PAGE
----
A Reason to Trust
People love superheroes and heroines—Wonder Woman, Iron Man, Captain Marvel, Black Panther to name a few. Why are these characters so popular? We like them because of their strength and goodness. They have the power to right wrongs, to restore good from evil, and to protect the vulnerable. They allow us, at least briefly, to feel that evil is defeated, good wins, and all is right with the world.
What if we could feel that way all the time? What if we could always be confident that evil is defeated, good wins, love prevails, and we are always protected? We can! God calls us to be followers and witnesses in the world. God also assures us that we can take the bold, uncertain step into discipleship because God’s love, power, and protection will accompany us. In today’s reading, the psalmist reassures us of the firm foundation upon which we can build lives that daily hear God’s call. Standing on that foundation allows us to walk confidently into unknown tomorrows, following where God leads.
The psalmist reminds us that so much in which we place our hopes, especially humans and human power, are temporary and will disappear. But God’s love and care for us are eternal. The psalmist writes: “God has spoken one thing—make it two things—that I myself have heard: that strength belongs to God, and faithful love comes from you, my LORD—and that you will repay everyone according to their deeds” (CEB). God loves you. God’s strength will care for and protect you. With that firm foundation of faith, when God calls you by name, answer, “Here I am. I will go where you lead.”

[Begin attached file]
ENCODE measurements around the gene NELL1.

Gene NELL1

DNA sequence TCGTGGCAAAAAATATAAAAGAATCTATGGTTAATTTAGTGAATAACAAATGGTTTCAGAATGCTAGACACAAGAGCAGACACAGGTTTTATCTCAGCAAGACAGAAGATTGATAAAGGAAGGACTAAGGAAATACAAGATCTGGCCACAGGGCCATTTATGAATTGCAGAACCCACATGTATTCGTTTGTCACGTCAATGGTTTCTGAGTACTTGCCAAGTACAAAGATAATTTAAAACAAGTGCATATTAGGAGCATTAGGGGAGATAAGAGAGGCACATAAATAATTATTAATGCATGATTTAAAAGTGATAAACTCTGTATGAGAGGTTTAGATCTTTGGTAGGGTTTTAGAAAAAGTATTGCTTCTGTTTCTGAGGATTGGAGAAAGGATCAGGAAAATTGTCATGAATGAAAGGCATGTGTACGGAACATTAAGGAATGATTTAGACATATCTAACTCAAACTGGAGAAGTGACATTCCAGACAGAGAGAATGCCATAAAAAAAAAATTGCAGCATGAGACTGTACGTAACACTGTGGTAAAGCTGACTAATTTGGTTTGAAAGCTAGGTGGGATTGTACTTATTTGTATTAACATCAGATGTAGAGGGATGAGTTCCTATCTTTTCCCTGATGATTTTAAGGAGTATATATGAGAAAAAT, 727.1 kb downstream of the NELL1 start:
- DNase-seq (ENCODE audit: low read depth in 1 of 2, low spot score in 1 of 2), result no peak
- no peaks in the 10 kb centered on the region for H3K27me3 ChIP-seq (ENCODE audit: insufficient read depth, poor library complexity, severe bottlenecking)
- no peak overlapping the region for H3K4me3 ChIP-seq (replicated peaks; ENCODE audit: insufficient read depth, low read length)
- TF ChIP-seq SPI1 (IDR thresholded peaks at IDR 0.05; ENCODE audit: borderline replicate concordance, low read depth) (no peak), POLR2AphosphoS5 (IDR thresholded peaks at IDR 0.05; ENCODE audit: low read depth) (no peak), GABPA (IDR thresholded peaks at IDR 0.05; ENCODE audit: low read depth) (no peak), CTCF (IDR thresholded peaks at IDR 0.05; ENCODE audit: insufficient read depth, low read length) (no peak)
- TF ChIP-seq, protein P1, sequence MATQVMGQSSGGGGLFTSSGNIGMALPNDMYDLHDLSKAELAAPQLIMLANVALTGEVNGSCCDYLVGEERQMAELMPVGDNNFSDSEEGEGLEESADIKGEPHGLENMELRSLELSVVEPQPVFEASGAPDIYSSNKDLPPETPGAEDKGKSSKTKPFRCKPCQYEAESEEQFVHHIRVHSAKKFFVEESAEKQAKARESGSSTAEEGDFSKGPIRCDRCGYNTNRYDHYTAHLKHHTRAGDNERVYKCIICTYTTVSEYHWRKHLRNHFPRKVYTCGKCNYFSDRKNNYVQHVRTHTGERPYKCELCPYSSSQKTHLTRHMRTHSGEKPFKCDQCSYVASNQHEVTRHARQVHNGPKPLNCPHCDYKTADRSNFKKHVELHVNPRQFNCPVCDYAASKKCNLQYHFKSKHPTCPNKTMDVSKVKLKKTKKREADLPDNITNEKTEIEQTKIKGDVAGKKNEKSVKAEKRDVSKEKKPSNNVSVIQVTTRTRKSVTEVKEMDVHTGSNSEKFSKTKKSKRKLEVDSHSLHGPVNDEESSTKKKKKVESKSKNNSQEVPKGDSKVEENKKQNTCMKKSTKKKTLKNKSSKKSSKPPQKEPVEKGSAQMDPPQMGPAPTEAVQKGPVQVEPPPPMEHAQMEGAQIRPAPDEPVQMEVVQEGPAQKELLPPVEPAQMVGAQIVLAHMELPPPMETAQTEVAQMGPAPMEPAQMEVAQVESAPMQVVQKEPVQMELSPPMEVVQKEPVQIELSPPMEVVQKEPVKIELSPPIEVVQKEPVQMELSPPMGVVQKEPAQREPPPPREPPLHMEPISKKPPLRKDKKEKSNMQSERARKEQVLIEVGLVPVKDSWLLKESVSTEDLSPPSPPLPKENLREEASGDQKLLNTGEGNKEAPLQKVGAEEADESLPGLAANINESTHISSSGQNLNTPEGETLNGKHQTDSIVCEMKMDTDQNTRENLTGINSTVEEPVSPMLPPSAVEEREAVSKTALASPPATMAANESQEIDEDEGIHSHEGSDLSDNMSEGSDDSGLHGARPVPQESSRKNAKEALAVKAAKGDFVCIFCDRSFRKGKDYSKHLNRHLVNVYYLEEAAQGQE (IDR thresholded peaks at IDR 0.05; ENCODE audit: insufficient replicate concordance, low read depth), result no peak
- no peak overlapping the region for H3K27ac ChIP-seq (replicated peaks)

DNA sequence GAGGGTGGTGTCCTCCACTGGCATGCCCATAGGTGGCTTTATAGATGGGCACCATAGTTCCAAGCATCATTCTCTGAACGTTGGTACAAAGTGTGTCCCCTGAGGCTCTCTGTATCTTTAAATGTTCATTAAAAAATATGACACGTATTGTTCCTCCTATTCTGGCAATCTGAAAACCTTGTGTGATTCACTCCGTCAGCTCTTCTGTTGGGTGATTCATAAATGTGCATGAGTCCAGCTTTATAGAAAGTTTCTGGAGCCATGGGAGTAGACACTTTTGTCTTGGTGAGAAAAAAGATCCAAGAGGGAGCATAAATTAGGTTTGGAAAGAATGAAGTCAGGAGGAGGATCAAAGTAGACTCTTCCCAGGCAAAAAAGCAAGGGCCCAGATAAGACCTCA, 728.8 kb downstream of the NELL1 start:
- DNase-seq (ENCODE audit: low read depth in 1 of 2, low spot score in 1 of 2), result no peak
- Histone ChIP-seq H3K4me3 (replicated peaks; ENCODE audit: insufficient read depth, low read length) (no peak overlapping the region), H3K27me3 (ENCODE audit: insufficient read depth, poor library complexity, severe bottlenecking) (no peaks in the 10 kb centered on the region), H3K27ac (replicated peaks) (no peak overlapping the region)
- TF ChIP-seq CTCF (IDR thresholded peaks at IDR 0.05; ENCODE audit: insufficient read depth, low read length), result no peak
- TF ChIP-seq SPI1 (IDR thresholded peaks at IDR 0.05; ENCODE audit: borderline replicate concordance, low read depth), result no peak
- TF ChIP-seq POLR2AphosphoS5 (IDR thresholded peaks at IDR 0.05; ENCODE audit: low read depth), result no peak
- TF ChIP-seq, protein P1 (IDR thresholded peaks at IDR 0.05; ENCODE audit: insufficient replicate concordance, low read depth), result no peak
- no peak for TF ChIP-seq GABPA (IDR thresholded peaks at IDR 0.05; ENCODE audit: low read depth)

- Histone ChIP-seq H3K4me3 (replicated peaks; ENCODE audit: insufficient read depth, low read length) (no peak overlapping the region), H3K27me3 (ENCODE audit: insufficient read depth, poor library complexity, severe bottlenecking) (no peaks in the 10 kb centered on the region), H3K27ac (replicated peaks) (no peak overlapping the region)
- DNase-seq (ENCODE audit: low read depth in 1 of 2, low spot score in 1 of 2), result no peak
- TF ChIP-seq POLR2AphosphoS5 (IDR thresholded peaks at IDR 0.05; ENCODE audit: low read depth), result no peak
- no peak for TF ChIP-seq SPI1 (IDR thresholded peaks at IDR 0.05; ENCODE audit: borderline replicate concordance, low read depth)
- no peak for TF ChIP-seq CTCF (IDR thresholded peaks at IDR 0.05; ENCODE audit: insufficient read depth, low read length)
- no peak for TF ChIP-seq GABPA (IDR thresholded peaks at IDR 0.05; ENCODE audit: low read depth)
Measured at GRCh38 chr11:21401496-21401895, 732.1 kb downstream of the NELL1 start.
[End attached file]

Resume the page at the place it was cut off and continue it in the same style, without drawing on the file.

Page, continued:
God of love and strength, thank you for your daily protection and care. Send me into a dangerous and hurting world to be your hands, feet, and voice. In Jesus’ name. Amen.
Things are not always as they seem. To Jonah, the people of Nineveh seem beyond hope, so he runs away rather than going to preach to them. But God has other plans. To Jonah’s surprise, the Ninevites turn to God. In our eyes, social standing and wealth may seem to divide people into different classes, but the psalmist declares that in God’s economy all are equal. Paul echoes the theme of the temporary nature of all things in this life; they should not be our source of security. Jesus opens his ministry in Mark by proclaiming that God is breaking into history to overthrow what has been accepted as the way things are. Sometimes God’s perspective is not our perspective.
Read Jonah 3:1-10. Can you think of a time when you sensed God calling you to do something you didn’t want to do? How did you respond?
Read Psalm 62:5-12. How have you experienced God’s “awesome deeds” in your life? What is your response?
Read 1 Corinthians 7:29-31. What distracts you from focusing on God? How might you reorder your priorities?
Read Mark 1:14-20. What might have led Simon, Andrew, James, and John to immediately stop what they were doing and follow Jesus? Are there things that make you hesitate in following Jesus’ call to you?
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